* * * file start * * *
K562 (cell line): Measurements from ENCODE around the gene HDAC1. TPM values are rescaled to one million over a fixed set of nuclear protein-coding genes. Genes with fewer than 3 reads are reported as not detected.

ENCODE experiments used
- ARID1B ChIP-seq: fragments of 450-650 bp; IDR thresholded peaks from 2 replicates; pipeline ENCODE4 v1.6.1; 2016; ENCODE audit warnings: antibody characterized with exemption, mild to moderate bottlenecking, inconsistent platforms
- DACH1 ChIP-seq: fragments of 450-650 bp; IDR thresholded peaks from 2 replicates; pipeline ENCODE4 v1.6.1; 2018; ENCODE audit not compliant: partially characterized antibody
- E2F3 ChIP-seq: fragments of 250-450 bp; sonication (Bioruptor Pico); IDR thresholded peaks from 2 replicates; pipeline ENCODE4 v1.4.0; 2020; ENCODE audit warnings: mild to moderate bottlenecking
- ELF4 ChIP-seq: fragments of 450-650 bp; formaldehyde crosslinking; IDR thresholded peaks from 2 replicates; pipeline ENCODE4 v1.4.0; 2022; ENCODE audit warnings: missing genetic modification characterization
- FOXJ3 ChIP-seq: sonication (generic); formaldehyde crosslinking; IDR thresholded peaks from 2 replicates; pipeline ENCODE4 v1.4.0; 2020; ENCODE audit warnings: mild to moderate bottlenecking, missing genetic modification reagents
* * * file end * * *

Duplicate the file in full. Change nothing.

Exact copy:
K562 (cell line): Measurements from ENCODE around the gene HDAC1. TPM values are rescaled to one million over a fixed set of nuclear protein-coding genes. Genes with fewer than 3 reads are reported as not detected.

ENCODE experiments used
- ARID1B ChIP-seq: fragments of 450-650 bp; IDR thresholded peaks from 2 replicates; pipeline ENCODE4 v1.6.1; 2016; ENCODE audit warnings: antibody characterized with exemption, mild to moderate bottlenecking, inconsistent platforms
- DACH1 ChIP-seq: fragments of 450-650 bp; IDR thresholded peaks from 2 replicates; pipeline ENCODE4 v1.6.1; 2018; ENCODE audit not compliant: partially characterized antibody
- E2F3 ChIP-seq: fragments of 250-450 bp; sonication (Bioruptor Pico); IDR thresholded peaks from 2 replicates; pipeline ENCODE4 v1.4.0; 2020; ENCODE audit warnings: mild to moderate bottlenecking
- ELF4 ChIP-seq: fragments of 450-650 bp; formaldehyde crosslinking; IDR thresholded peaks from 2 replicates; pipeline ENCODE4 v1.4.0; 2022; ENCODE audit warnings: missing genetic modification characterization
- FOXJ3 ChIP-seq: sonication (generic); formaldehyde crosslinking; IDR thresholded peaks from 2 replicates; pipeline ENCODE4 v1.4.0; 2020; ENCODE audit warnings: mild to moderate bottlenecking, missing genetic modification reagents